APN News and Media is eyeing the integrated brief and the business's CEO is leading the charge to take advantage of the media group's missed opportunity in playing to its strength as a whole group, rather than its separate parts.
Speaking to AdNews ahead of its upfront style event in Sydney last night, APN boss Michael Miller said it's seen the market move towards the desire for integrated briefs and he's ensuring the business is ready to make the most of it
“It's something that we're seeing in the market and we saw it as an opportunity. An opportunity that we weren't necessarily fully capturing, that's where we're undertaking some work,” Miller said.
“For us last year's focus was on our New Zealand business and integrating three businesses under the NZME (New Zealand Media and Entertainment) brand and we've seen the positive results from that market and that gives us the confidence and the learning to do that in this market.”
Miller took on the top job at APN two years ago after a tumultuous time at the media company, where several executives were ousted from the business. The past 18 months the business has relaunched its radio network, with a recent acquisition in Perth rounding out the network, and most recently the business gained a new shareholder, with News Corp taking a 14.99% stake in the media company.
Miller told AdNews that he's happy with the progress the business has made, and he doesn't want APN to be a 'me too' business, with Miller pushing the group to go to market with its own strategy.
“It's been a big 18 months, and we put some figures out today in terms of revenue, but I think that shows that the strategies we have in place are working,” he said.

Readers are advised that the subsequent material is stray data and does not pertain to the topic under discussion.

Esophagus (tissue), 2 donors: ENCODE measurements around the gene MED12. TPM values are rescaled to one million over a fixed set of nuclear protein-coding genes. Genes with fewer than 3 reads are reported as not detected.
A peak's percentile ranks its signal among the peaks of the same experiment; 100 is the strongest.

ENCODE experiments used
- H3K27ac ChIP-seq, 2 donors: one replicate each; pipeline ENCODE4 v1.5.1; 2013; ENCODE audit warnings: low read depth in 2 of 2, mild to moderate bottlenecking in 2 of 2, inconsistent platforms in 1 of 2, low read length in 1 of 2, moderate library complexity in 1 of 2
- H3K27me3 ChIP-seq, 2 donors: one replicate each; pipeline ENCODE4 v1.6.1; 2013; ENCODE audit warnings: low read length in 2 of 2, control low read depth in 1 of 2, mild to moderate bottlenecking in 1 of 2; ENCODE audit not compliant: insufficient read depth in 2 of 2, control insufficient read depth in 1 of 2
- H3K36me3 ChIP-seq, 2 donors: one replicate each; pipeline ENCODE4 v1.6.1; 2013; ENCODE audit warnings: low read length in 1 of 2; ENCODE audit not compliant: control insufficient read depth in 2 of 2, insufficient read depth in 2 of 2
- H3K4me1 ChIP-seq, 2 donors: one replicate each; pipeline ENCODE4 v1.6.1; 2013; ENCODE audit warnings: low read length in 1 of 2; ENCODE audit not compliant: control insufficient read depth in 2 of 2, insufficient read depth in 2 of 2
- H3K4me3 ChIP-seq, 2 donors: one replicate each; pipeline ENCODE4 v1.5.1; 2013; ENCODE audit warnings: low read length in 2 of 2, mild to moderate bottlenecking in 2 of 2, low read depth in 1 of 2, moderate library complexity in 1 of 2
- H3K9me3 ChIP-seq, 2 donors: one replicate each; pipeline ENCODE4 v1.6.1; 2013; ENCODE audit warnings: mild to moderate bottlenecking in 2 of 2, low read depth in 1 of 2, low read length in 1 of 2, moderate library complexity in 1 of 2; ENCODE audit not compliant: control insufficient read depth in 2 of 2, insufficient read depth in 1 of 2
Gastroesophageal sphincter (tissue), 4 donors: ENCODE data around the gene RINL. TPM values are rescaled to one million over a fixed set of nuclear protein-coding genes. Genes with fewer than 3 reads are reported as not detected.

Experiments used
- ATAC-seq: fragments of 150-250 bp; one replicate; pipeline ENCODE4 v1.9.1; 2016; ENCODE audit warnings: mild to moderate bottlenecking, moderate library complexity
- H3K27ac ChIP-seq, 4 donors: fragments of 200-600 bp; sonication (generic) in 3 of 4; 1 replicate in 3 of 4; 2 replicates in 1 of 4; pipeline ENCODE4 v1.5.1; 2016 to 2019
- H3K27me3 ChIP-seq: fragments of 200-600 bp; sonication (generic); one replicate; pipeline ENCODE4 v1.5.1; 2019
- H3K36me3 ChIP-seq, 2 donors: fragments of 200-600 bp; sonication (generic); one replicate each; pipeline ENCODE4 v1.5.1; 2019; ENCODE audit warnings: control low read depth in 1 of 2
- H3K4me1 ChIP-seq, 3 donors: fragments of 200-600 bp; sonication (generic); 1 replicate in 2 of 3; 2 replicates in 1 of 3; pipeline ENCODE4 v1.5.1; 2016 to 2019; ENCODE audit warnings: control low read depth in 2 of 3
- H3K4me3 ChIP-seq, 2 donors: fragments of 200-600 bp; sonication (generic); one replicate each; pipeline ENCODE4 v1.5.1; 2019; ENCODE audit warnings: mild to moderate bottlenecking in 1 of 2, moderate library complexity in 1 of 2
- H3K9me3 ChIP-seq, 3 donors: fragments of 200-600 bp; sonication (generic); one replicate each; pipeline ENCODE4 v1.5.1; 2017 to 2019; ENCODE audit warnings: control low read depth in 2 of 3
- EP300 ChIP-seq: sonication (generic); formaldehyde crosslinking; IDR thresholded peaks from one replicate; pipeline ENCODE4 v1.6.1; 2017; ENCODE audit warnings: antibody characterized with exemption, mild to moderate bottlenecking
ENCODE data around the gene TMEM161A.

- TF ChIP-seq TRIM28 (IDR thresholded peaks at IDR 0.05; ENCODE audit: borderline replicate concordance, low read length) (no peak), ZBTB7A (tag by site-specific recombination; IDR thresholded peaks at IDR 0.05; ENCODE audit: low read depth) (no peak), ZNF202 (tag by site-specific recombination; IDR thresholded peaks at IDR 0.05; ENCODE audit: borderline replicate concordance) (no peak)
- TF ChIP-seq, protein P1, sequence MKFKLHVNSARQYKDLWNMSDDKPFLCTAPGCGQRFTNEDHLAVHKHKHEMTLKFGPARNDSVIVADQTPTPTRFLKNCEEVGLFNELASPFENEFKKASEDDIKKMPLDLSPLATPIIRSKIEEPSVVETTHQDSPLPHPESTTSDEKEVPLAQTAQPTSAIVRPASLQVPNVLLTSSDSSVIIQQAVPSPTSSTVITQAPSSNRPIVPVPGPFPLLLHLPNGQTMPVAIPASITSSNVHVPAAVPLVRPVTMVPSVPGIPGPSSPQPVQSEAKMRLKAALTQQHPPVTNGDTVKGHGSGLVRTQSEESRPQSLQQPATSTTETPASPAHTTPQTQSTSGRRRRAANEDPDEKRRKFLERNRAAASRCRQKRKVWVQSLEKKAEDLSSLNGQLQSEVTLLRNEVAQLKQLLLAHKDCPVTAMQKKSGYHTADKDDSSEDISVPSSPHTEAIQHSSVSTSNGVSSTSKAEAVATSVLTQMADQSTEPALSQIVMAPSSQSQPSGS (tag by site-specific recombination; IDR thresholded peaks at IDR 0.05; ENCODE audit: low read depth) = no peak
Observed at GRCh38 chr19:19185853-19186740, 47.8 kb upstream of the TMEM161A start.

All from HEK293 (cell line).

“We look at other players in the market and we don't want to be a me too. The response we're getting from clients and media, is they don't want a response that's embedded in TV, or embedded in print, being the dominant mediums in the integrated reposes they often receive.”
Speaking to News Corp coming into the business as a shareholder, Miller said that he is encouraged by the support and it could spell some more acquisitions for the company.
“We've recently refinanced and we don’t have any debt owing until 2018. We've recently seen some change in shareholders and the feedback we had in terms of that change was that there's support there should there be opportunities that we identify.
“So we do have capacity to chase opportunities as we identify them and we see them as being a good fit.”
Yesterday the company's regional media arm, Australian Regional Media (ARM) also announced it will be rolling out a digital subscription model for its Queensland daily publications.
CEO of the business Neil Monaghan told AdNews the roll-out will consist of some sites in the network piloting the program so the business can get it right.
“It will be metered model, which is a low risk model. We've got 12 daily papers so we can change things up.
“We will iterate, iterate, iterate, so we get the model right,” Monaghan said.
While Monaghan wouldn't be led on the potential lead site for the roll-out he told AdNews that ARM will pick a site where the business has a strong digital offering and audience in both print and online.
“The challenge for us is we've got to demonstrate a value proposition, and if people see enough value they will be willing to pay. They've paid for 100 plus years for the print version, for us it's ensuring we give them a solid enough value proposition for online.”
APN's outdoor ad specialist company Adshel also made an announcement yesterday that it will be rolling out its Adshel Live network of 35 roadside digital billboards across Auckland. The live network is part of Adshel's investment into digital out of home, which has seen the company recently invest in beacon technology and also tie-up with Roy Morgan's Helix Personas in order to increase its targeting abilities.
Adshel chief revenue officer David Roddick said the company plans to roll the Adshel Live network out nationally in Australia as well.
Among other uses, Roddick said the network will give advertisers the ability to build a dynamic company, relevant to the time of day across a nation with different time zones.
“We're building this huge reach network and then adding to it real deep insight; this scale that we then add accuracy to,” Roddick said. “That gives you relevance from a planning point of view.
“What else gives you great relevance is the ability to serve dynamic content into those panels from contextual relevance and that's what we're doing with Adshel Live.”
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